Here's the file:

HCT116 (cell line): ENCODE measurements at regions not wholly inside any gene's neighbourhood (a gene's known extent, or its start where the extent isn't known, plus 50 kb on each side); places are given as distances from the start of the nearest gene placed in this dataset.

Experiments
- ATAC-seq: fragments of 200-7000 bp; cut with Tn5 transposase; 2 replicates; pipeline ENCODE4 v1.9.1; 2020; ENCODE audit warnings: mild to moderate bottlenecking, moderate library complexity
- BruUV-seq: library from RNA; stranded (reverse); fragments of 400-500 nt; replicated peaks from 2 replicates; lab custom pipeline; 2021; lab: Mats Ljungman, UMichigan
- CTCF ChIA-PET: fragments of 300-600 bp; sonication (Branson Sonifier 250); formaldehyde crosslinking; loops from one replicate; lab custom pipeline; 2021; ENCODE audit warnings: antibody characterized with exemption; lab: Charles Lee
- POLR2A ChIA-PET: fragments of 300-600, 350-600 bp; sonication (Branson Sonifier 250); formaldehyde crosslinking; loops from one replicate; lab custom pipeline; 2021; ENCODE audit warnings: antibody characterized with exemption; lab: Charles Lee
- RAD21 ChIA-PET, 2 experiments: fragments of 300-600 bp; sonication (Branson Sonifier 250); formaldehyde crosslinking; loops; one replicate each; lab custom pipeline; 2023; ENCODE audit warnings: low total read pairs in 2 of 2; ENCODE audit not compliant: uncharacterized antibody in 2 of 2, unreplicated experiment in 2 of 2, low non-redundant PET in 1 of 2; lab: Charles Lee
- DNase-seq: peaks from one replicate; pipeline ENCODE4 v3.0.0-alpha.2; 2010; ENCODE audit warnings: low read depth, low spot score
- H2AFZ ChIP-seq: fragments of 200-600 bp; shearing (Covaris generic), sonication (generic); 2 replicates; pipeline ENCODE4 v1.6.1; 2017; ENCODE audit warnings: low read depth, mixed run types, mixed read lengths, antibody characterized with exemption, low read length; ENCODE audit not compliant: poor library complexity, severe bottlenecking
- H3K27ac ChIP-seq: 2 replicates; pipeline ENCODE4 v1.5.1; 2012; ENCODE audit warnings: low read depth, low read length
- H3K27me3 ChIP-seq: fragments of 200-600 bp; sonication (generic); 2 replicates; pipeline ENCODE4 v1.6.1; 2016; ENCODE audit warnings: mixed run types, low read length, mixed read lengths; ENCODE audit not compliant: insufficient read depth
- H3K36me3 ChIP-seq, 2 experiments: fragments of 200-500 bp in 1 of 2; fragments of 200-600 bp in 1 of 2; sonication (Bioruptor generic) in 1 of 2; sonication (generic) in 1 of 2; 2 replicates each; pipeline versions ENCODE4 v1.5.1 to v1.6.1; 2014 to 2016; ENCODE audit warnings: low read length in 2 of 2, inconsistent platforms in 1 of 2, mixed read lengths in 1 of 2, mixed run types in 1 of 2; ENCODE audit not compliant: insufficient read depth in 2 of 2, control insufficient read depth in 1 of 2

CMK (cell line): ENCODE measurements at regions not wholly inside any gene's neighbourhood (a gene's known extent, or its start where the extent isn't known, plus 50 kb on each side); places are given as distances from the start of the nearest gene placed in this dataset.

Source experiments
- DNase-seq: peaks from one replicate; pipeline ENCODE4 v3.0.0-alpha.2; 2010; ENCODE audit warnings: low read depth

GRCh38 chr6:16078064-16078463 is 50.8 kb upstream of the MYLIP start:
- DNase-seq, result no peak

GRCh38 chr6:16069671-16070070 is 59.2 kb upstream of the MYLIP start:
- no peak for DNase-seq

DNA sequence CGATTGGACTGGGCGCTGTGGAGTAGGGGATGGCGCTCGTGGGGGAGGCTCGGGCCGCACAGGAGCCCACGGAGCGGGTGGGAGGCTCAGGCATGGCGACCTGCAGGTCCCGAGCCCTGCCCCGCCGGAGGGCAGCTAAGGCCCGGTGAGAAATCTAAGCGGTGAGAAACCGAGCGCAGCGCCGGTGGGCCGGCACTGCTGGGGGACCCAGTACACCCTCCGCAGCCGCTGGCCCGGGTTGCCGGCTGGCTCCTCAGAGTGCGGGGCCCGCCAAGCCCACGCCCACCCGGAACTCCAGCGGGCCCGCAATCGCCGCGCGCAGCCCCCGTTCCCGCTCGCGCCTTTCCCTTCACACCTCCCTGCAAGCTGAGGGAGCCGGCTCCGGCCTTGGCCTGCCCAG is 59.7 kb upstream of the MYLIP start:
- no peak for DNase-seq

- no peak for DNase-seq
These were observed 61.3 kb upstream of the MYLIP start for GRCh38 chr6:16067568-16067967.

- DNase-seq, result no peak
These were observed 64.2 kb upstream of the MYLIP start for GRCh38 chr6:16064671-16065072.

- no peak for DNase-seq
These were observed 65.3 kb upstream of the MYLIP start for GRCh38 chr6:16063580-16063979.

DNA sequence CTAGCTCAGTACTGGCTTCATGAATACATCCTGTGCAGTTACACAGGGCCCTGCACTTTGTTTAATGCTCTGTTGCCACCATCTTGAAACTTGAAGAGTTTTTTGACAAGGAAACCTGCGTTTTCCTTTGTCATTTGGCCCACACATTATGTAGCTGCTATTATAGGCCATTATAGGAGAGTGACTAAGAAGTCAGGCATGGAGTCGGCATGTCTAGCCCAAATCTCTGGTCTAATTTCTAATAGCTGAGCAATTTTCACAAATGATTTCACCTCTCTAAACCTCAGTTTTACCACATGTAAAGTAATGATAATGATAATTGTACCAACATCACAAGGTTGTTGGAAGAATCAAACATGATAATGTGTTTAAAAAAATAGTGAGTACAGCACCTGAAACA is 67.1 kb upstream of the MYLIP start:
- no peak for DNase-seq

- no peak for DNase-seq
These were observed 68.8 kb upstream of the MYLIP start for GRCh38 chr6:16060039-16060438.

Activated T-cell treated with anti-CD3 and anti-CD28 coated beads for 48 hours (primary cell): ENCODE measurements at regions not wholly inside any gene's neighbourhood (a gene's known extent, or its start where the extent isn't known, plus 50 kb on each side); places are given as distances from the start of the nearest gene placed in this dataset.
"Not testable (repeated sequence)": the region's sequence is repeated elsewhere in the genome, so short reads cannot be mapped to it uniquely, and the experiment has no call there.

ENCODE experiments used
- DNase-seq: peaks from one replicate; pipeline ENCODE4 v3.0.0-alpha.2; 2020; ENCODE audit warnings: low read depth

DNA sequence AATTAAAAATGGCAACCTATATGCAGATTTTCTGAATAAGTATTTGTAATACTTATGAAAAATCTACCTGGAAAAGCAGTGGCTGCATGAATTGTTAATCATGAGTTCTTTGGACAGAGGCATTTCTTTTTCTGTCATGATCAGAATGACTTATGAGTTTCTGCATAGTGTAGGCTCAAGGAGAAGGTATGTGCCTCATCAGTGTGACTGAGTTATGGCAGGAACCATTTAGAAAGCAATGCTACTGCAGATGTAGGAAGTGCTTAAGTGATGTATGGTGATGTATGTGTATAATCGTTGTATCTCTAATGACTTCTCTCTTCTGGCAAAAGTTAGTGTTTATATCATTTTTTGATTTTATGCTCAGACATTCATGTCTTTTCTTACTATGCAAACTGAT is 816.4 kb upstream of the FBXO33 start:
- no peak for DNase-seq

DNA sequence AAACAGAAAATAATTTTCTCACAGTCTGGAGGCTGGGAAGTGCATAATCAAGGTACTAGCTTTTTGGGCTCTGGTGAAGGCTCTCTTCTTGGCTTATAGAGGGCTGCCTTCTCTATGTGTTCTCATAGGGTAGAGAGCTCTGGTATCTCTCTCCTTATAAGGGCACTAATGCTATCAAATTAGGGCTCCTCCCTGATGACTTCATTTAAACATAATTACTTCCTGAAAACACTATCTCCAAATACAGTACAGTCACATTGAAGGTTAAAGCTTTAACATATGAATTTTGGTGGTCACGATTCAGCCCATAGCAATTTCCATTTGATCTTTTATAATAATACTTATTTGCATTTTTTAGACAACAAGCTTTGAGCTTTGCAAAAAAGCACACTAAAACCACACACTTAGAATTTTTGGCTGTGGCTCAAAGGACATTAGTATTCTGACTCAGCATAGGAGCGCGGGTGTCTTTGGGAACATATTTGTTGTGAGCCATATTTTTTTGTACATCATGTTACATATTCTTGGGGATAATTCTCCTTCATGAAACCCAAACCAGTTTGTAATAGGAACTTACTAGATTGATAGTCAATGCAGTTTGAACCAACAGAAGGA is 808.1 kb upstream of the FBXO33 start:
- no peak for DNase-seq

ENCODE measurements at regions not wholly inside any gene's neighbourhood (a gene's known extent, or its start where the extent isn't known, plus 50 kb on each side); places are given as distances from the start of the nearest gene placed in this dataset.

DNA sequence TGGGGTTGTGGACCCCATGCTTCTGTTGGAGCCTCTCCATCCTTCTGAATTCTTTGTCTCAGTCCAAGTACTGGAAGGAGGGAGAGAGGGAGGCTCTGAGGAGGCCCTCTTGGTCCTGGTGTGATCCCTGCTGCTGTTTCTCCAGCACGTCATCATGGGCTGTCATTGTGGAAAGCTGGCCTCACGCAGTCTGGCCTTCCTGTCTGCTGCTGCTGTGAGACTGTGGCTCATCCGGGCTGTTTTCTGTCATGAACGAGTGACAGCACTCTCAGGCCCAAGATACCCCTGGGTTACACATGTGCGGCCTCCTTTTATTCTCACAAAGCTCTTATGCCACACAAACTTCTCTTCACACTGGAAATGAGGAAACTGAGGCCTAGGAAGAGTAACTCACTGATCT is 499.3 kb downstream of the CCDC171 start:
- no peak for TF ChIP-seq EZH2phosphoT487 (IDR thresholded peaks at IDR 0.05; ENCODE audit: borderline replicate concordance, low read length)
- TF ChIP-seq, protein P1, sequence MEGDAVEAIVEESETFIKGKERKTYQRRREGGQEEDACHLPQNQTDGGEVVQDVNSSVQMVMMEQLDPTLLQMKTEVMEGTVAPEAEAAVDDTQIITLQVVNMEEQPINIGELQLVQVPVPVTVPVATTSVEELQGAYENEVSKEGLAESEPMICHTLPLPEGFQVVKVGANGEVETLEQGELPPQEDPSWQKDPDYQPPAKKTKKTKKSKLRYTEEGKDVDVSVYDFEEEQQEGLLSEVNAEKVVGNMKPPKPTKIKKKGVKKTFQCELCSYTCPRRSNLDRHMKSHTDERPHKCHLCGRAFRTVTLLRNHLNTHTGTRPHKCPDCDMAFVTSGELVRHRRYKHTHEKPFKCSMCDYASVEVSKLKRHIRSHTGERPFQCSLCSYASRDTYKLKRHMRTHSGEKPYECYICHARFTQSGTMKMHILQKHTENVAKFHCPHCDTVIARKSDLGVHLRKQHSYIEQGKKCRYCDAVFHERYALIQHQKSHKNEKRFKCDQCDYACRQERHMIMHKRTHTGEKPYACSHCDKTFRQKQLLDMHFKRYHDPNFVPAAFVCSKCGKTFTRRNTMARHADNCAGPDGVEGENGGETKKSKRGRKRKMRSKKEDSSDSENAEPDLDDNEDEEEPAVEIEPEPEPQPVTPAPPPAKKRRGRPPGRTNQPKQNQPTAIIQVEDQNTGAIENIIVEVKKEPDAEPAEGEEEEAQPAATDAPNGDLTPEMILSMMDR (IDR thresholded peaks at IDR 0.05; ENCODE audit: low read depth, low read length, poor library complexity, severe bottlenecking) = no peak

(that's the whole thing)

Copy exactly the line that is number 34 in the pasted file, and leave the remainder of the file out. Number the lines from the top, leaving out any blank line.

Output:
ENCODE experiments used